Today’s Modeling and Control blog post, PID Feedback Control, by Emerson’s Terry Blevins, describes the impact unmeasured disturbances can have on a process. Trying to manually control these disturbances is difficult, given the increasing complexity of process manufacturing facilities. Proportional-Integral-Derivative (PID) control has been the principal means to automatically control these disturbances. Terry writes:
Even though PID control has been used since before the introduction of process control systems, efforts to provide better techniques for feedback control have gained only limited acceptance. Over the years the PID algorithm has proven to be applicable to a wide variety of process applications for the implementation of feedback control and remains the heart of control systems today.
He points to an exercise on the Control Loop Foundation website, PID Feedback Control, to show the impact of disturbances in manual and automatic modes, and the impact with changes in the PID controller gain settings. The workshop includes a series of steps to perform, the process P&ID, the workspace where the simulation runs and changes are made, the trend chart showing the impact of these changes, and a solution video describing this exercise in detail.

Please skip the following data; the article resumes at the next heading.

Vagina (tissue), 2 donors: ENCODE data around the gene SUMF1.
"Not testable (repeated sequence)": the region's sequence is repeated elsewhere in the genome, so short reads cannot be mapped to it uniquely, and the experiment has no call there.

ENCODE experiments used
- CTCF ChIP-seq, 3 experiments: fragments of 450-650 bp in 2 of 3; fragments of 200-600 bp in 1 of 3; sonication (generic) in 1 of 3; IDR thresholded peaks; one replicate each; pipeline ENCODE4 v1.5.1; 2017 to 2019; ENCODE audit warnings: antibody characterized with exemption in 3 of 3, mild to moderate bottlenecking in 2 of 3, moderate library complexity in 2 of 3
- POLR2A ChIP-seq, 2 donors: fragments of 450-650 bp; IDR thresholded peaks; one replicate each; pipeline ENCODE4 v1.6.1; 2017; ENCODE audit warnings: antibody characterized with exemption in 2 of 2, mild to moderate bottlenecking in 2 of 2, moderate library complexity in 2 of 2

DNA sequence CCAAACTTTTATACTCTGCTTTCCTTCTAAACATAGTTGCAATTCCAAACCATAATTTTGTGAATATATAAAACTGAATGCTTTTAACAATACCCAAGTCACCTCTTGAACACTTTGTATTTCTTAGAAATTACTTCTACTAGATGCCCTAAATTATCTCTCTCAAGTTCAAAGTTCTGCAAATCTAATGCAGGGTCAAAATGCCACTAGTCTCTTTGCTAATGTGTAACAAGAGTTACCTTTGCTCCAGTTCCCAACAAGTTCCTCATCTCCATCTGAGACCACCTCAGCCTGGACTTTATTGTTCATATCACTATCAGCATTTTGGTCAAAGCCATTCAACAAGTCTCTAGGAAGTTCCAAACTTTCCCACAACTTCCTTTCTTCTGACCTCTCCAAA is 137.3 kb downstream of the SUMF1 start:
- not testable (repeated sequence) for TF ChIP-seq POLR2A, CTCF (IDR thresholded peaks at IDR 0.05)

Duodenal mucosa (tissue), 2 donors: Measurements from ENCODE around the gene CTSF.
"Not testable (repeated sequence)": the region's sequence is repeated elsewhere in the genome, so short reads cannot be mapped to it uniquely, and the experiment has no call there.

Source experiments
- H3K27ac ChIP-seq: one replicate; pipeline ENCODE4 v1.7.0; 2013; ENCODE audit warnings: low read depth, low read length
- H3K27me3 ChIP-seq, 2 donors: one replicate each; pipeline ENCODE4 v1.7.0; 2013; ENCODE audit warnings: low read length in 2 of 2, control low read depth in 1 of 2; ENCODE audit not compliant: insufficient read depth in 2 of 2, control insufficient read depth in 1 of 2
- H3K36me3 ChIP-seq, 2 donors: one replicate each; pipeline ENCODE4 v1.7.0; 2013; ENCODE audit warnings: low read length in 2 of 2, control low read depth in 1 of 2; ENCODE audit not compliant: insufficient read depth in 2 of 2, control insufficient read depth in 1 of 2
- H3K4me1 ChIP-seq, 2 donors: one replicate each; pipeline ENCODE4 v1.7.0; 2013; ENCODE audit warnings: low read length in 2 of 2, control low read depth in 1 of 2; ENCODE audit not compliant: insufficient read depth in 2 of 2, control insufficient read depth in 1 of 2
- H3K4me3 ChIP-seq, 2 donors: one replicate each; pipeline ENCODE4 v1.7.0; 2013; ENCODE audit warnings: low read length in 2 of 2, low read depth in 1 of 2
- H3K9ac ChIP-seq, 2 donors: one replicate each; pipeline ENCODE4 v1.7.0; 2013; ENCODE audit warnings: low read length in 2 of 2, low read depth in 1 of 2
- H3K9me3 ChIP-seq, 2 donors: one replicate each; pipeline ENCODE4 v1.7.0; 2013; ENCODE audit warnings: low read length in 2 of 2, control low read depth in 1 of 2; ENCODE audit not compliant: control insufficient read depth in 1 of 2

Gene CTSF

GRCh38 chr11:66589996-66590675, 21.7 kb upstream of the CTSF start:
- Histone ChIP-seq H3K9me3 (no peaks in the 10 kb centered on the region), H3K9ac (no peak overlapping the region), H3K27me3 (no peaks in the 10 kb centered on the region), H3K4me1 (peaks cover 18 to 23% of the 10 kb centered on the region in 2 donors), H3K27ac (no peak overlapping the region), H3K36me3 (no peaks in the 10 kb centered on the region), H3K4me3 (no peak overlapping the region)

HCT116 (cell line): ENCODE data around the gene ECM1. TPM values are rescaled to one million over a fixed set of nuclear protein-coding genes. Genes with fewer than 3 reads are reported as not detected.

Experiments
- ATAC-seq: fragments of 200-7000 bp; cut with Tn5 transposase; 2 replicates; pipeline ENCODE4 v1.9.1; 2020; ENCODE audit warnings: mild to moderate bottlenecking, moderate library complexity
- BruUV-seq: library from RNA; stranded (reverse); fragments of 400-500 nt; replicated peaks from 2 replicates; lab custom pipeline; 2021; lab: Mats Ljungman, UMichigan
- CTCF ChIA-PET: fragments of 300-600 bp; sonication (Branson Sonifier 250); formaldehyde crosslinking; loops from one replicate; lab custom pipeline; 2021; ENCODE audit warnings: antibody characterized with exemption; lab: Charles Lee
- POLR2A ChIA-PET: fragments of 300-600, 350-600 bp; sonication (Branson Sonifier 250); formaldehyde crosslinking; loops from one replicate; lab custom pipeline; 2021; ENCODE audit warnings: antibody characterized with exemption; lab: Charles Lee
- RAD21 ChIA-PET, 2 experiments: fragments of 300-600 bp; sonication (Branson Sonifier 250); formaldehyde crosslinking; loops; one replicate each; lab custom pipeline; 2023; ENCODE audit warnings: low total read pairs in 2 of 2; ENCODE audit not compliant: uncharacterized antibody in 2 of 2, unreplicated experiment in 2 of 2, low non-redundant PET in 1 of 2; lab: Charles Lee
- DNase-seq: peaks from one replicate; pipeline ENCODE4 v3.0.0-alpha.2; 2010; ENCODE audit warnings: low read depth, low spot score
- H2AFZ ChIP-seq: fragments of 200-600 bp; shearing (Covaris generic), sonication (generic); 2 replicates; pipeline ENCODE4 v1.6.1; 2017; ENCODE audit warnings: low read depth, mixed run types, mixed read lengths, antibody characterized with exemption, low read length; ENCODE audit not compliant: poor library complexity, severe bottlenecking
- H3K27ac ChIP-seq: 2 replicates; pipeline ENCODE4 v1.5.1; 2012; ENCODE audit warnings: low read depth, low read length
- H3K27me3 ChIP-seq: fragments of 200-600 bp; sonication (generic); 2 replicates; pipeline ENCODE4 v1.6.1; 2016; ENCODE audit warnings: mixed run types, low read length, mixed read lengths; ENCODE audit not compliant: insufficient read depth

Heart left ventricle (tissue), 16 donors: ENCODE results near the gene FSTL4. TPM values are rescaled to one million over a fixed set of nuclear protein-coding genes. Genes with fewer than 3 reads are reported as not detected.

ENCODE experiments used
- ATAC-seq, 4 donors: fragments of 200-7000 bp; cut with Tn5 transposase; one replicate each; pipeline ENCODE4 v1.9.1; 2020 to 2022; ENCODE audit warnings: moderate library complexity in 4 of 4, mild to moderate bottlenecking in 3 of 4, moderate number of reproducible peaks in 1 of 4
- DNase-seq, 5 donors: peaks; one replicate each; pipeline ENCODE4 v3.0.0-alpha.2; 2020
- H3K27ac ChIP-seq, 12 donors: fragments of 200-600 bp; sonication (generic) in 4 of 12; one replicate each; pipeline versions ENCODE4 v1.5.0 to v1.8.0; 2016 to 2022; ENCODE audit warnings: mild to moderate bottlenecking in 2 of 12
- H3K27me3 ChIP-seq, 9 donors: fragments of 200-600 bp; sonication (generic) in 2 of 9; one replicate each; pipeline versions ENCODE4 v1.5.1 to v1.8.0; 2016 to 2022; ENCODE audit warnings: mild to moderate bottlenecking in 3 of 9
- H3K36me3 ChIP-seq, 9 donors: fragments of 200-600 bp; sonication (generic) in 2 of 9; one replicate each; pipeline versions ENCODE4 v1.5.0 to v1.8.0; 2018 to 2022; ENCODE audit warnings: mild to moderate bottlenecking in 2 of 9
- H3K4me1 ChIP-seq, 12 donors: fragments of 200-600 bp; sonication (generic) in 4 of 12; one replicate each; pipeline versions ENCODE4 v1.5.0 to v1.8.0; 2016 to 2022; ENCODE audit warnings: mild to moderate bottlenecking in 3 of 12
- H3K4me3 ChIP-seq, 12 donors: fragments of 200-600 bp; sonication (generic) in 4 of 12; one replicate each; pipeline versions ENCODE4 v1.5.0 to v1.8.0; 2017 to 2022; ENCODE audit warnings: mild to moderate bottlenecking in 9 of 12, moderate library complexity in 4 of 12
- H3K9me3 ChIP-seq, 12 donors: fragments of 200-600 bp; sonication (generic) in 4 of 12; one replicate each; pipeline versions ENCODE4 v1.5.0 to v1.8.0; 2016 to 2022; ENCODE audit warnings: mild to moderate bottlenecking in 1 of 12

In the spirit of, “It’s so easy a blogger can do it”, I gave it a whirl. Here are the steps from the exercise:
- Step 1. In the feedback control workspace, set the mode of the PID to Manual using the MODE parameter. Change the PID output using the OUT parameter and observer the process response.
- Step 2. Set the PID mode to Auto and change the setpoint using the SP parameter. Observe the process response.
- Step 3. Introduce an unmeasured process disturbance by changing the DISTURBANCE input. Observe the impact on the process and the action taken by the PID block to return the temperature to its setpoint.
- Step 4. Reduce the PID GAIN by a factor of 2, then repeat steps 2 and 3. Observe the impact of the gain change on the response to setpoint and disturbance changes.
I thought I’d share a couple screen captures to show how easy it is to manipulate the workspace and see the effects of disturbances and tuning on the simulated process. Give it a try.
Also, check out some of the other exercises, and consider getting your hands on Terry and team’s, Control Loop Foundation – Batch and Continuous Processes book–from which these exercises are derived.